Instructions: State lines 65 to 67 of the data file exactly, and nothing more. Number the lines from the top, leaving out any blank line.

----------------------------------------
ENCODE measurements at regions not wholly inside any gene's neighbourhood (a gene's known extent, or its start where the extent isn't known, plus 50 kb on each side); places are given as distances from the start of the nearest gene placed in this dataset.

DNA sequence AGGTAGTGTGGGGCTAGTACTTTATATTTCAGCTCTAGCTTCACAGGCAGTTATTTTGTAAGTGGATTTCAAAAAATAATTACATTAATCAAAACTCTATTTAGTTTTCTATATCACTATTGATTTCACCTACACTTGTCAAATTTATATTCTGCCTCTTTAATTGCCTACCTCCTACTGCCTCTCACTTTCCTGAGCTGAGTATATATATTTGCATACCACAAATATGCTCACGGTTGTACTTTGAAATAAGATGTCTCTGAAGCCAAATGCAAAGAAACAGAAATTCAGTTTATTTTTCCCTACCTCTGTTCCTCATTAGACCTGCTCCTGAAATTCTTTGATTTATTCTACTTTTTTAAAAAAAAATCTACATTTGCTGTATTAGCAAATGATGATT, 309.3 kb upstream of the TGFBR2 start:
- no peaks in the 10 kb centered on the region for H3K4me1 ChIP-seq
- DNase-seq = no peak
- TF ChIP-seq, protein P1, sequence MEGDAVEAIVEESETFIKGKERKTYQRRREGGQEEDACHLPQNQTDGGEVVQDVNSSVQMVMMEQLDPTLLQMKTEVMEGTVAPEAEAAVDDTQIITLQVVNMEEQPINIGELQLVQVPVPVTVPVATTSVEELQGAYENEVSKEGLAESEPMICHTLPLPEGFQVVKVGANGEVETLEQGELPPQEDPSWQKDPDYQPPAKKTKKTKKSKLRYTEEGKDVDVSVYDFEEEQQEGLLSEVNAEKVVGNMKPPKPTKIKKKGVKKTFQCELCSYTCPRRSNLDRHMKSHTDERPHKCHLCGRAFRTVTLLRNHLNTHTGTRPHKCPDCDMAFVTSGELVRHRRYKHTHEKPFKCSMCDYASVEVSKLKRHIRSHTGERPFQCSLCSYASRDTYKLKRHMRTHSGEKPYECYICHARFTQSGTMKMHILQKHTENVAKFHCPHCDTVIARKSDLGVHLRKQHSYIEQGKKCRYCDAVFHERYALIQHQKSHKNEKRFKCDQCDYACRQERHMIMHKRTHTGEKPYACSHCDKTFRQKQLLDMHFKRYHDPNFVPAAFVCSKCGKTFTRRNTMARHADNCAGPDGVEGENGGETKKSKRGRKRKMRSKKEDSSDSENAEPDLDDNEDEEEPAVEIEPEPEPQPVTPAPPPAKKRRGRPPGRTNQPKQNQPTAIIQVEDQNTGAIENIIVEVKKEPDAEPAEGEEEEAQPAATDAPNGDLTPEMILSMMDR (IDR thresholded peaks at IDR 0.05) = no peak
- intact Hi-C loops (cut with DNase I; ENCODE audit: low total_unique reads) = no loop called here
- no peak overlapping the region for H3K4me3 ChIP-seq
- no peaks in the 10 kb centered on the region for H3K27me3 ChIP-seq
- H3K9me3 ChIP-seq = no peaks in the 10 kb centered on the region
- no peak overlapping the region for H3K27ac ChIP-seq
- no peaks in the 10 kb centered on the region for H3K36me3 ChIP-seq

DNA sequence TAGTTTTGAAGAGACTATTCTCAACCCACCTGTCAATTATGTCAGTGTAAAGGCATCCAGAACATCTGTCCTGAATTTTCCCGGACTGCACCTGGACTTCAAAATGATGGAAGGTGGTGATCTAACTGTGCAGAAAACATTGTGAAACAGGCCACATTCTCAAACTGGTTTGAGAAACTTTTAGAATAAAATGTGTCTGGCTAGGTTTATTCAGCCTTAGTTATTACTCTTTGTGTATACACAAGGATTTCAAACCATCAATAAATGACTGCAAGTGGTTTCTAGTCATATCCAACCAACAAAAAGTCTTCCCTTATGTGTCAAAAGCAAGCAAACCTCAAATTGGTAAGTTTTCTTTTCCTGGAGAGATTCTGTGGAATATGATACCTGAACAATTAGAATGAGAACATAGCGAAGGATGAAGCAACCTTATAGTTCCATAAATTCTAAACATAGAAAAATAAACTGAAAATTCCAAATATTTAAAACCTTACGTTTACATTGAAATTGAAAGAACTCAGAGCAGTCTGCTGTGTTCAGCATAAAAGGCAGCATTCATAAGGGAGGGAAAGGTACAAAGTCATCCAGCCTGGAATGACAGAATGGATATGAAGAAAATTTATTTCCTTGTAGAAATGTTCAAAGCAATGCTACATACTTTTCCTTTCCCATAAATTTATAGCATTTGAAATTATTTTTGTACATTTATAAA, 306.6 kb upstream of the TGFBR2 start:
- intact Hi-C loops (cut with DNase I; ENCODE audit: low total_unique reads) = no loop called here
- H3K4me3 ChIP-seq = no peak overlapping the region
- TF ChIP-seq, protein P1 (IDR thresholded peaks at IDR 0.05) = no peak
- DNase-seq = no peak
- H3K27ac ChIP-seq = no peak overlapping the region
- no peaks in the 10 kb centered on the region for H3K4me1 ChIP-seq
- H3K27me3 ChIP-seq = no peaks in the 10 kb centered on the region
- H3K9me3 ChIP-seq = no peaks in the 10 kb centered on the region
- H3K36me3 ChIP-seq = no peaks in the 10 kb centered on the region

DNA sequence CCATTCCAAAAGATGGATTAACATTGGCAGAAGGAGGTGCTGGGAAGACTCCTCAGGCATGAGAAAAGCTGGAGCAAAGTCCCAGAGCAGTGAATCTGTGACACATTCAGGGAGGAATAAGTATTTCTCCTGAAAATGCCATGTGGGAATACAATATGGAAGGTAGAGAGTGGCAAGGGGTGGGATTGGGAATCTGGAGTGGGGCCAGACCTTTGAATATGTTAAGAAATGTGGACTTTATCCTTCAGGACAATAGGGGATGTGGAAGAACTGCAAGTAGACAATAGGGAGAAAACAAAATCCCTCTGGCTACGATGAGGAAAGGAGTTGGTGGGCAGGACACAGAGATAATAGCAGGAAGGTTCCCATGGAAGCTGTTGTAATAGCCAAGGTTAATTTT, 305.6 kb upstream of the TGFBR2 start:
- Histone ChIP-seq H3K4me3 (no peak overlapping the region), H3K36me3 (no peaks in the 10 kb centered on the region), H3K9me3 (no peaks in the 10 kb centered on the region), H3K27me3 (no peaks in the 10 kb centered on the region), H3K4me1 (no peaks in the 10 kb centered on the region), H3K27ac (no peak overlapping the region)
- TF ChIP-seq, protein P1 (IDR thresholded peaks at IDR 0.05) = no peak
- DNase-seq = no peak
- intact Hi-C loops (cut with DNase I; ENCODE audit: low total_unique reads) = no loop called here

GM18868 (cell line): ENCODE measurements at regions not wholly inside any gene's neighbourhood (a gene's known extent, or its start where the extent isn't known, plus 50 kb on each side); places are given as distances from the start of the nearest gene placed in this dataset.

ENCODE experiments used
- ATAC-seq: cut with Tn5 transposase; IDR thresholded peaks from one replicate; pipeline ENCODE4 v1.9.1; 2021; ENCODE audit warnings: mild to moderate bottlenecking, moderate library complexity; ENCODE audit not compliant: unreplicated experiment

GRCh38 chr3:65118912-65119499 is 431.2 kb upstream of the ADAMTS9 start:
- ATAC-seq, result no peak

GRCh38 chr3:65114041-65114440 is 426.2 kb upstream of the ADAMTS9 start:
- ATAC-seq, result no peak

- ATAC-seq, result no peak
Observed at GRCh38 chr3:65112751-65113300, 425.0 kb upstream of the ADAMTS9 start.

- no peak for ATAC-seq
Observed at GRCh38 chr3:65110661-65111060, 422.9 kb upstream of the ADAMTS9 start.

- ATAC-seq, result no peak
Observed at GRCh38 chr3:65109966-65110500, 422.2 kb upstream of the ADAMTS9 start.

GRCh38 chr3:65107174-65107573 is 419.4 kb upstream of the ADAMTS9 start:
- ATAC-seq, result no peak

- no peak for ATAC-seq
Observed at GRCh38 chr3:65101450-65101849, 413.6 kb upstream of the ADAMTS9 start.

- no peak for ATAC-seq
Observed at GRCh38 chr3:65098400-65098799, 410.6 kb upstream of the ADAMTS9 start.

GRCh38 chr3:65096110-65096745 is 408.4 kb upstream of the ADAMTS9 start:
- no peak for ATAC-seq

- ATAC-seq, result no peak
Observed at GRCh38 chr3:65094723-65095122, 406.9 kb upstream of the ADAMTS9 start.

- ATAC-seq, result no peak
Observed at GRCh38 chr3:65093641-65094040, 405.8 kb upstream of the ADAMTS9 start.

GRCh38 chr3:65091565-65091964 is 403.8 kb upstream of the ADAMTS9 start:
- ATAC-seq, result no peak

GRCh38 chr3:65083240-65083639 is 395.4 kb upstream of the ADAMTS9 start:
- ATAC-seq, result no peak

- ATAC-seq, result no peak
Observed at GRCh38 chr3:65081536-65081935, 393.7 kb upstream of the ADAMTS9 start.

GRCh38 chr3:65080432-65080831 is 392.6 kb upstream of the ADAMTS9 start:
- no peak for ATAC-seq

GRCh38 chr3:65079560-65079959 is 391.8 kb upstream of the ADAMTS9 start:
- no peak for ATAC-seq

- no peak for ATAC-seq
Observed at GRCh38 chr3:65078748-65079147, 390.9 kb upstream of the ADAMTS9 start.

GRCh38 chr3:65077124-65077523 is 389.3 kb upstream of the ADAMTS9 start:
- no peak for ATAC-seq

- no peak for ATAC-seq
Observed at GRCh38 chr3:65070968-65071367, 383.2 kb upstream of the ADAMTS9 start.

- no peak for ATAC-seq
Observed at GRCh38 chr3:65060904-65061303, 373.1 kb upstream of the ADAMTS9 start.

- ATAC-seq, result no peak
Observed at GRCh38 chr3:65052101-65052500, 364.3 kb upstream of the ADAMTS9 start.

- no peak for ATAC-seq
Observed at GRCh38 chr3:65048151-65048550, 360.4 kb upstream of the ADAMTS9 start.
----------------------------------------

- no peak for ATAC-seq

- no peak for ATAC-seq
Observed at GRCh38 chr3:65070968-65071367, 383.2 kb upstream of the ADAMTS9 start.